Below you’ll find an unedited chapter from my upcoming book 40 Rules for Internet Business Success. To receive updates about the book and get a free digital copy of my book in its current form, enter your email address in the sidebar to the right.
There are two mistakes that people make when transitioning away from their day job to focus on their business full time. Some entrepreneurs quit too early in the process and others hold onto their day job far longer than they should. There are some entrepreneurs that will quit their day job as soon as they decide that they want to start a business. They jump off a cliff and hope that they’ll be able to build a parachute on the way down. They believe that having no safety net will encourage them to work harder and increase their likelihood for success. I don’t believe this is a winning game plan. When your business has to generate sufficient cash-flow to pay for your family’s living expenses right away, you tend to get desperate and take deals that you might not normally take. You might be more inclined to take on deals that are significantly discounted or have onerous terms that come back to bite you later. You might take business from someone that you know is going to be a problem customer. You might lose focus and accept any work that comes to you that pays the bills. You might also inclined to try to grow your business too quickly and scale your company before you have a proven business model. This can be dangerous because any fatal flaws in your business model will be magnified at scale.
There are also people that hang on to their day jobs far longer than they should. They hang on to their day jobs far longer than they should because they see receiving a steady paycheck as a safety net of sorts. Even if your business fails, you still have your day job to fall back on. This sounds like a nice idea for the risk adverse, but there’s a big opportunity cost to keeping your day job. Your best energy and work effort are being directed toward growing your employer’s business, not your own. Your business is getting short-changed and you’re probably not pursuing as many opportunities to improve your business as you would if you were fully dedicated to your business.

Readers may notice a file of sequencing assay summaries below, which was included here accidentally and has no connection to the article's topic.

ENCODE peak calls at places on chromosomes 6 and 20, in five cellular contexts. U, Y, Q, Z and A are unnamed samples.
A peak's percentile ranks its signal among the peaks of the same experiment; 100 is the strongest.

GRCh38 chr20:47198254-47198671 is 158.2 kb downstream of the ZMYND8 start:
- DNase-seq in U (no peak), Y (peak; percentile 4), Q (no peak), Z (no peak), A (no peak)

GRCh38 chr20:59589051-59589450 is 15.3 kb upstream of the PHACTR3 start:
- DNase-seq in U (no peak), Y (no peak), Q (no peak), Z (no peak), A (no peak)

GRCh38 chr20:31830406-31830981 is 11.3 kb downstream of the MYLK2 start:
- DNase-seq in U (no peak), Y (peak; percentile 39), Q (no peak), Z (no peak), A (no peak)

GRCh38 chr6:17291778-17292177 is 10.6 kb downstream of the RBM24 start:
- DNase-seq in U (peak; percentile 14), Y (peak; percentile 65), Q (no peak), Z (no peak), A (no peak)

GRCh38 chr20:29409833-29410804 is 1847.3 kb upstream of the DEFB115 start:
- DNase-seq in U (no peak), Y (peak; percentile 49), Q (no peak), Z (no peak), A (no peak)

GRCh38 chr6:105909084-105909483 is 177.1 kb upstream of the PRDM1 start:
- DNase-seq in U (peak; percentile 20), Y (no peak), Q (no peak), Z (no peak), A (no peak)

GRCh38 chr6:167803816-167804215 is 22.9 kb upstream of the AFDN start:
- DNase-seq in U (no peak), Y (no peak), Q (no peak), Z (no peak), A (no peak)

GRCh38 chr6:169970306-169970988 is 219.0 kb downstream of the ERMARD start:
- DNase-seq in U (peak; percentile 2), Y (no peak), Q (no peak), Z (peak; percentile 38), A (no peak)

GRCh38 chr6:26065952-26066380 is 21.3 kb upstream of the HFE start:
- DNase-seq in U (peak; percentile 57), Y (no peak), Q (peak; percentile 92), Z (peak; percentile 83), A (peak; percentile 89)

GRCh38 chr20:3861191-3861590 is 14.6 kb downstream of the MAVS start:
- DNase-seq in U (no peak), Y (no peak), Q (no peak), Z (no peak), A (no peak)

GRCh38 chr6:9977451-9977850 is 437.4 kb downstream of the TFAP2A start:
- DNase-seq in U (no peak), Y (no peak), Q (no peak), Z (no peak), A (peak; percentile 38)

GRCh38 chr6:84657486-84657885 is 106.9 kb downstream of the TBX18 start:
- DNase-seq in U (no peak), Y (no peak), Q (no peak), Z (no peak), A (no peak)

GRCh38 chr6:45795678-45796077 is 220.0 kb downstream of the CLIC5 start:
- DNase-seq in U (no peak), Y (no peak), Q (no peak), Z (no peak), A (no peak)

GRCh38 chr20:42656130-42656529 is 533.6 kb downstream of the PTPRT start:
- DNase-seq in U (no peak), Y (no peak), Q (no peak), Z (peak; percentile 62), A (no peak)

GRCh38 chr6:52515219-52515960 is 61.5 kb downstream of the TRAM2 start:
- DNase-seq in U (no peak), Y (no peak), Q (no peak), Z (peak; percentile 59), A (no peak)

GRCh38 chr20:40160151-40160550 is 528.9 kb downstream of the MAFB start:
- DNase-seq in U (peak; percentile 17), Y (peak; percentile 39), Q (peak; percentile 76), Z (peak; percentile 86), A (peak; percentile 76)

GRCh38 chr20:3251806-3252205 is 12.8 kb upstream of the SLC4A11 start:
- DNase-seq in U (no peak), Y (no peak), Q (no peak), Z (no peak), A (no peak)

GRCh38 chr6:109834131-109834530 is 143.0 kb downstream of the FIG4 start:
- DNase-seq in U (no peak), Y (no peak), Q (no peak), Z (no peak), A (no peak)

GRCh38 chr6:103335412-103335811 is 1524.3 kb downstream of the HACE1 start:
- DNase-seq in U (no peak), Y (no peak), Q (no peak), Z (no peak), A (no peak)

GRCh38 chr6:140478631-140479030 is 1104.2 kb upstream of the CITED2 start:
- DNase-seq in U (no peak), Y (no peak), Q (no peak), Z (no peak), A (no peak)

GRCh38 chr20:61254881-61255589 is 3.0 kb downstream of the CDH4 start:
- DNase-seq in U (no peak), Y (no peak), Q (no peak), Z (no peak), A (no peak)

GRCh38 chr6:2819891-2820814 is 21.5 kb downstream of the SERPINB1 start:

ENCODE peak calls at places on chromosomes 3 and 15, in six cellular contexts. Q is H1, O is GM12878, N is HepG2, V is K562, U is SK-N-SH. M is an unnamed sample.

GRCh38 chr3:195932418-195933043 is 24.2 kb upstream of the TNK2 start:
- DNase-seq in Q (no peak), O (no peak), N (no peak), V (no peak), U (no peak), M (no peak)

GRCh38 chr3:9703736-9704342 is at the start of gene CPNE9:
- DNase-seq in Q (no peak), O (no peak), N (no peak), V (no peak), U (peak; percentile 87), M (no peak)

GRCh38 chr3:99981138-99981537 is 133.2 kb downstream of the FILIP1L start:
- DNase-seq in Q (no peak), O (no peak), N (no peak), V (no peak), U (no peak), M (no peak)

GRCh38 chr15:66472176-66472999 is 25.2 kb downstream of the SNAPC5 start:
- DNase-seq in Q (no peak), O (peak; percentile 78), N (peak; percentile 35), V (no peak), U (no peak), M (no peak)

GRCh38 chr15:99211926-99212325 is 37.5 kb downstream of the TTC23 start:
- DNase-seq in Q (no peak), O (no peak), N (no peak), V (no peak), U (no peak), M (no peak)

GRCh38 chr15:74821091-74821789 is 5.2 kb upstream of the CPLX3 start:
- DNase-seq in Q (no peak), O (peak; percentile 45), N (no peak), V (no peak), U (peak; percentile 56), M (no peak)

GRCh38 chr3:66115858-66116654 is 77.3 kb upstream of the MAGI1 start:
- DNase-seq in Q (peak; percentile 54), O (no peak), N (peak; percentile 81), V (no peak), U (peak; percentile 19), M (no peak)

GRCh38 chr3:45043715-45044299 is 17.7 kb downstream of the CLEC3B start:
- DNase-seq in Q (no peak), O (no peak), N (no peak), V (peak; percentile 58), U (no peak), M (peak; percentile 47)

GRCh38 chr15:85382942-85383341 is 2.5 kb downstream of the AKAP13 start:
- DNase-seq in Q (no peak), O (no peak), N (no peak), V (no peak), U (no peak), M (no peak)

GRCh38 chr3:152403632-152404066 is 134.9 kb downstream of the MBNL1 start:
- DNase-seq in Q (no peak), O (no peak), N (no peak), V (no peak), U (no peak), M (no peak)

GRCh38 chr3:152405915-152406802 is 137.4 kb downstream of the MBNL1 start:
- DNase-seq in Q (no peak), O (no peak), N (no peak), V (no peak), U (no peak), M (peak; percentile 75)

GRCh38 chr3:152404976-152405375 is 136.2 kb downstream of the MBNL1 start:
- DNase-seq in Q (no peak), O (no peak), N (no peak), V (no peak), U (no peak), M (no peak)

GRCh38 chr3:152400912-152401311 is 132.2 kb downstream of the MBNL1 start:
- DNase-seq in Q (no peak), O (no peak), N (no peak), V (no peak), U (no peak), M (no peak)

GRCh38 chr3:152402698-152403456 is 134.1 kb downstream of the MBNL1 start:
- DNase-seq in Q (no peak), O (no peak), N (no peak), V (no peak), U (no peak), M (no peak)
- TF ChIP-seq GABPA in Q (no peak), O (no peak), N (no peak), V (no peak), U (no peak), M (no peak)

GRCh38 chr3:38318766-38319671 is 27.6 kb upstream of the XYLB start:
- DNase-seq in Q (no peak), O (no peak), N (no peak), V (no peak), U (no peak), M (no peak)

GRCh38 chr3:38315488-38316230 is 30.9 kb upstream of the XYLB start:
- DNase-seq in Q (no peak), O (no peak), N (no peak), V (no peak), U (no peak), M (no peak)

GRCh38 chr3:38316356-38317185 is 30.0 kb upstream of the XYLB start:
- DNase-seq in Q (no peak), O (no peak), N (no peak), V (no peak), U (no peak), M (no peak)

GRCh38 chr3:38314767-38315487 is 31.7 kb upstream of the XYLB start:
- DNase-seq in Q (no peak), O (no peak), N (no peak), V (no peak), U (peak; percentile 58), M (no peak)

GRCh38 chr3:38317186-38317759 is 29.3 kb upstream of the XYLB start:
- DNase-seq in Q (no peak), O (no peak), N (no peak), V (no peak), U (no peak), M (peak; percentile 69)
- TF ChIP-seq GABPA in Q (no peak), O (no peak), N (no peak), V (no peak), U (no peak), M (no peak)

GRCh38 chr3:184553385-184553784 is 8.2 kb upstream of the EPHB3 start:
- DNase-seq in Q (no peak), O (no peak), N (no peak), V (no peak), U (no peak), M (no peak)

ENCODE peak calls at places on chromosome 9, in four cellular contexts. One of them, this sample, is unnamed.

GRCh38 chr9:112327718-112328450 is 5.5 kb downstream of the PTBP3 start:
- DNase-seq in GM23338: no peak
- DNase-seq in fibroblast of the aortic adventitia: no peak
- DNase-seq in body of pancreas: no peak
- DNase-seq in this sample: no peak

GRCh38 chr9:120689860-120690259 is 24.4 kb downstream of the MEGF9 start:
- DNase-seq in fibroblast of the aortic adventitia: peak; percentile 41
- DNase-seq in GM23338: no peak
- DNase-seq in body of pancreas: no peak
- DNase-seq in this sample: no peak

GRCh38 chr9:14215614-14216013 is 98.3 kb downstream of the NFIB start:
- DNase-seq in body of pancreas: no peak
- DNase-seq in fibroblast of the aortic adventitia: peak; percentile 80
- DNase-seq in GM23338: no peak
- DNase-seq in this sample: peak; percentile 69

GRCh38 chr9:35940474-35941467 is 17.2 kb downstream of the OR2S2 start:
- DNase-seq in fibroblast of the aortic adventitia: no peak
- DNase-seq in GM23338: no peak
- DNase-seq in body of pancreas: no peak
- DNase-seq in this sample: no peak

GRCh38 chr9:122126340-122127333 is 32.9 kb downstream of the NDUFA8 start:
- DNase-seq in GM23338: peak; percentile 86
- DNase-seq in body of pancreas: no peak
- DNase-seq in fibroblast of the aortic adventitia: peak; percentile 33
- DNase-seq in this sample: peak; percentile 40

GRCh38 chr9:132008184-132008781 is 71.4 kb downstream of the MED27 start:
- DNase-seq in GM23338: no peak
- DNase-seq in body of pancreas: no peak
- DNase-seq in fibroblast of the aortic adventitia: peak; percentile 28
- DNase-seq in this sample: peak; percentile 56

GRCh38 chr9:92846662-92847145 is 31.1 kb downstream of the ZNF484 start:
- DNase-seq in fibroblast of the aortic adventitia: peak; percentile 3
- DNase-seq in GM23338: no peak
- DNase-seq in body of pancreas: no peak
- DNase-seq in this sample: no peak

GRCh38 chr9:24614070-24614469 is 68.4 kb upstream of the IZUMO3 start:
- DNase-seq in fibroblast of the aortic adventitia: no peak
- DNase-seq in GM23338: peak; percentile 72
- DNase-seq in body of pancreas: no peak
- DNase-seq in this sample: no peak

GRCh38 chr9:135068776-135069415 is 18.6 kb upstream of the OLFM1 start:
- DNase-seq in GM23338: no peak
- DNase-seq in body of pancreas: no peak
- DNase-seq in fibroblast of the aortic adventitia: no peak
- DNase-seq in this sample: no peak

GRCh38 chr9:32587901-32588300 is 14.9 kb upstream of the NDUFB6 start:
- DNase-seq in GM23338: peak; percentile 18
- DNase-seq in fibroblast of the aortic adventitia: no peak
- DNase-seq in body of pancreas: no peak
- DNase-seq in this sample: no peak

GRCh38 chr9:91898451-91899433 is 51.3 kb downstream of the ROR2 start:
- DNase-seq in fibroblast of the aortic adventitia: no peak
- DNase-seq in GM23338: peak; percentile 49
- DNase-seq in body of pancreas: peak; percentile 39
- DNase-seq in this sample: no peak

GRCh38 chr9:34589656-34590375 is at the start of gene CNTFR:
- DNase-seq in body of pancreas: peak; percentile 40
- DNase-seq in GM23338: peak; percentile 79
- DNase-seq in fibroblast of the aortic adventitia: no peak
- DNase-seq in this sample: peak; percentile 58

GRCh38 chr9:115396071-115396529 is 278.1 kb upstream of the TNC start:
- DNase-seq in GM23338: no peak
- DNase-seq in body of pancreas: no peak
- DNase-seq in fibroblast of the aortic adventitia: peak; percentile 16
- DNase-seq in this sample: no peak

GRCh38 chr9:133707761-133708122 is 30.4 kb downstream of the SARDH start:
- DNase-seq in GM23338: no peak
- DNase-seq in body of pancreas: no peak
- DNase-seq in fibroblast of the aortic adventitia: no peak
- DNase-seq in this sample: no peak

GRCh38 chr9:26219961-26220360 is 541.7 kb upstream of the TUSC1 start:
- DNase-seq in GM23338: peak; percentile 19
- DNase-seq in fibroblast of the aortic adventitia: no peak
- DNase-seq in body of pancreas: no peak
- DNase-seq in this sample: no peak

Some people hold onto their day jobs for too long because their employer provides health insurance and other benefits. While acquiring an individual health insurance policy was a significant roadblock to self-employment in the past, this is no longer the case. The Affordable Care Act prevents health insurers from rejecting your insurance application because of pre-existing conditions. You can also easily shop for a policy through one of the state insurance exchanges or through an independent insurance agent. If you’re self employed and are paying for your own health insurance, there’s a good chance that you’ll be able to deduct what you pay for health insurance from your taxes. Depending on your income, you may also qualify for federal subsidy toward the cost of your insurance policy. Paying for a health insurance policy on a monthly basis can still be very expensive, but it’s not an insurmountable challenge that should prevent you from going full-time with your business.
I was in the camp that held onto their day job for too long. After I got out of college, I took a job working for a local website design firm in mid-2008. My business was generating as much revenue as my day job was by the middle of 2010, but it wasn’t until November of 2012 that I finally decided to quit my day job to focus on my business on a full-time basis. I didn’t mind the work that I did for my day job and thought that I had plenty of time to build my business and complete all of the projects I was assigned for my day job. When my son was born in September of 2012, I realized that I didn’t have the time to work two full-time jobs and be a full-time dad, so I started to make plans to transition away from my day job. I told my employer that I would be leaving with four-weeks notice and was self-employed soon after. It would be easy to think that my business would suffer with a newborn in the household, but just the opposite happened. Since I was able to put all of my best work energy toward my business, I was able to pursue all of the ideas to grow my business that had been floating at the back of my mind, but never had the time to do. Within six months of quitting my day job, my business’s monthly income literally doubled and has been growing at a steady clip since then.
The question of when exactly you should jump ship from your day job and focus on your business isn’t easy to answer because we don’t know what the future holds. If you were able to see future income statements for your business, the decision would be much easier. If you knew your business was going to grow significantly during the next few years, you’d be more inclined to quit sooner rather than later. If you knew that your company’s revenue was going to tank, you would hold on to your day job for dear life. Unfortunately, you don’t know for certain how your company’s going to perform in the months and years after you quit your day job, so you have to act on the best information you have available. I recommend you quit your day job when your business has generated more net profit than your salary for three consecutive months and you believe there’s a reasonably good chance that trend will continue. While working toward this goal, I recommend only living on your salary and using the net profit from your business to pay off debt or build an emergency fund. This will help put you in a much better financial position when it is time to quit your day job and will prevent you from building an expensive lifestyle that requires the income from both your day job and your business.